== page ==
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Big Bill Broonzy - The Bill Broonzy Story Volume 3 album flac

  • Performer: Big Bill Broonzy
  • Album: The Bill Broonzy Story Volume 3
  • FLAC: 1440 mb | MP3: 1122 mb
  • Country: US
  • Style: Country Blues, Delta Blues
  • Rating: 4.5/5
  • Votes: 571
  • Format: WMA TTA MMF VOC WAV AU MPC
Big Bill Broonzy - The Bill Broonzy Story Volume 3 album flac

Tracklist

A1 Willie Mae Blues
A2 Alberta
A3 Old Folks At Home (Swanee River)
A4 Crawdad Song
A5 John Henry
B1 Just A Dream (On My Mind)
B2 Frankie And Johnny
B3 Bill Bailey Won't You Please Come Home
B4 Slow Blues (Lookin' For That Woman)

Credits

  • Cover – David Stone Martin

Other versions

Category Artist Title (Format) Label Category Country Year
V-3003 Big Bill Broonzy Last Session Part 3 ‎(LP, Album) Verve Records V-3003 US 1961
CLP 1562 Big Bill Broonzy Last Session Part 3 ‎(LP, Album) His Master's Voice CLP 1562 UK 1961
3700 Big Bill Broonzy Last Session Part III ‎(LP, Album) Verve Records 3700 France Unknown

The great country blues singer and guitarist Big Bill Broonzy performs "Worried Man Blues," "Hey, Hey" and "How You Want It Done.

Bill Bailey Won't You Please Come Home. B4. Slow Blues (Lookin' For That Woman). 12", LP France: 7 euros EEC: 13 euros world: 1. euros. Double LP will be charged like 2 LP's. NOTE that shipping prices may change depending of the weight of the record, as the price range change from less than 500g to more than 500g. 15,00 € + spedizione. Aggiungi al carrello Fai un'offerta.

This three-CD set (originally five LPs) was a product of three recording sessions, held on July 12 and 13, 1957, immediately before Broonzy entered the hospital for surgery on the lung cancer that would end his career and take his life just a year later

Big Bill Broonzy (born Lee Conley Bradley, June 26, 1903 – August 14, 1958) was an American blues singer, songwriter and guitarist. His career began in the 1920s, when he played country blues to mostly African-American audiences. Through the 1930s and 1940s he successfully navigated a transition in style to a more urban blues sound popular with working-class African-American audiences.

Recorded across several intimate sessions,The Big Bill Broonzy Story remains an enduring monument to the man who bridged urban and rural blues styles. There’s no band behind Broonzy – rather, it’s just him with his acoustic guitar sitting in front of a lone microphone. Beside him is producer Bill Randle, and behind the glass-fronted control room is the shadowy figure of a recording engineer. Randle was a noted American folk historian and his rationale for bringing Broonzy into the studio was simple, as he wrote in the liner notes for The Big Bill Broonzy Story: My prime motive for recording Bill Broonzy was to preserve as much of the blues complex as he was able to give us.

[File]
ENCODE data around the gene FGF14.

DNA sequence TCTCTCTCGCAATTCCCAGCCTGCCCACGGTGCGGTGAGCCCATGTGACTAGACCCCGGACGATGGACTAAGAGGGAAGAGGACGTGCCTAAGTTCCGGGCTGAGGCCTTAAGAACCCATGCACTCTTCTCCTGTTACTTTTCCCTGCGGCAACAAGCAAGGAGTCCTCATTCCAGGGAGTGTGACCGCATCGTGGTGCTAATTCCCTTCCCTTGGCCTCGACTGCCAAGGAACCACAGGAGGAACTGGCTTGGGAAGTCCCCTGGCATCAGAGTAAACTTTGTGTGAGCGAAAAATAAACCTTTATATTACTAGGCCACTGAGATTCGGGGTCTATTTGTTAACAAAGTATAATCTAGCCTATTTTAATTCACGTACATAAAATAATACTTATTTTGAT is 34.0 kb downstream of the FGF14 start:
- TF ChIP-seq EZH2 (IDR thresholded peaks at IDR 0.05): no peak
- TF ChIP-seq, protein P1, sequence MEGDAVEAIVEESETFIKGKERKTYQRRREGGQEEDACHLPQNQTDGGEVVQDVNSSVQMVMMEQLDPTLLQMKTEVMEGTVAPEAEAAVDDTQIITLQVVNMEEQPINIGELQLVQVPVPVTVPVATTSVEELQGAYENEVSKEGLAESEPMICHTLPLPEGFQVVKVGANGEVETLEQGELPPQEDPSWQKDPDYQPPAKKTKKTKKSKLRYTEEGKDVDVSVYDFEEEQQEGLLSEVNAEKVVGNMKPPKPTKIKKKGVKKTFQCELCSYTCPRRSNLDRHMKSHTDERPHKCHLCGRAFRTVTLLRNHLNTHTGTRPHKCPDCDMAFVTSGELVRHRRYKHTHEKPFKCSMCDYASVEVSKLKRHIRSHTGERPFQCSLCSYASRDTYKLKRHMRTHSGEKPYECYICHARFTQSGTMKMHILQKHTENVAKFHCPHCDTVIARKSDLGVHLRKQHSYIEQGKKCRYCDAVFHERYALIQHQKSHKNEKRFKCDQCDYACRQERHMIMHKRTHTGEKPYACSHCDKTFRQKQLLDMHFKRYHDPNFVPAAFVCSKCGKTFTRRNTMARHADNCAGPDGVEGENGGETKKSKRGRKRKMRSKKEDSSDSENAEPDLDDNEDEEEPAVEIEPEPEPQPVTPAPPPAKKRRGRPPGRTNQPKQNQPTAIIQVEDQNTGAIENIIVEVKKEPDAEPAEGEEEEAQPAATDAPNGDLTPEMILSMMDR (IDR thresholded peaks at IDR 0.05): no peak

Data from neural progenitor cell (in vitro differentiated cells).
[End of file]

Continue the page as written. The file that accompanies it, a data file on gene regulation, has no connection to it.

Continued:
The Bill Broonzy Story is a jazz related blues music album recording by BIG BILL BROONZY released in 1961 on CD, LP/Vinyl and/or cassette. Volume I A1 Key To The Highway 2:32 A2 Dialogue 3:43 A3 Mindin' My Own Business 2:55 A4 Dialogue 0:54 A5 Saturday Evening Blues 3:17 A6 Dialogue 3:54 A7 Southbound Train 3:28 B1 Dialogue 3:31 B2 Tell Me What Kind Of Man Jesus Is 2:24.

Big Bill Broonzy, Bill Broonzy. Big Bill Broonzy, Bill Broonzy - Goin' Down The Road Feelin' Bad 02:18. Big Bill Broonzy - Backwater Blues 04:08. Big Bill Broonzy - Key To The Highway 02:32. Big Bill Broonzy - Dialogue 03:43. Big Bill Broonzy - Mindin' My Own Business 02:54. Big Bill Broonzy - Dialogue 00:54. Big Bill Broonzy - Saturday Evening Blues 03:17. Big Bill Broonzy - Dialogue 03:54. Big Bill Broonzy - South Bound Train 03:28. Big Bill Broonzy - Dialogue 03:31. Big Bill Broonzy - Tell Me What Kind Of Man Jesus Is 02:23. Big Bill Broonzy - Dialogue 00:28.

Listen to music from Big Bill Broonzy like Glory of Love, Mean Old World (Tk. 1) & more. Find the latest tracks, albums, and images from Big Bill Broonzy. Big Bill Broonzy (June 26, 1893 – August 15, 1958) was a prolific American blues singer, songwriter and guitarist. His career began in the 1920s when he played country blues to mostly African-American audiences. Through the 1930s and 1940s he successfully navigated a transition in style to a more urban blues sound popular with working class African-American audiences.

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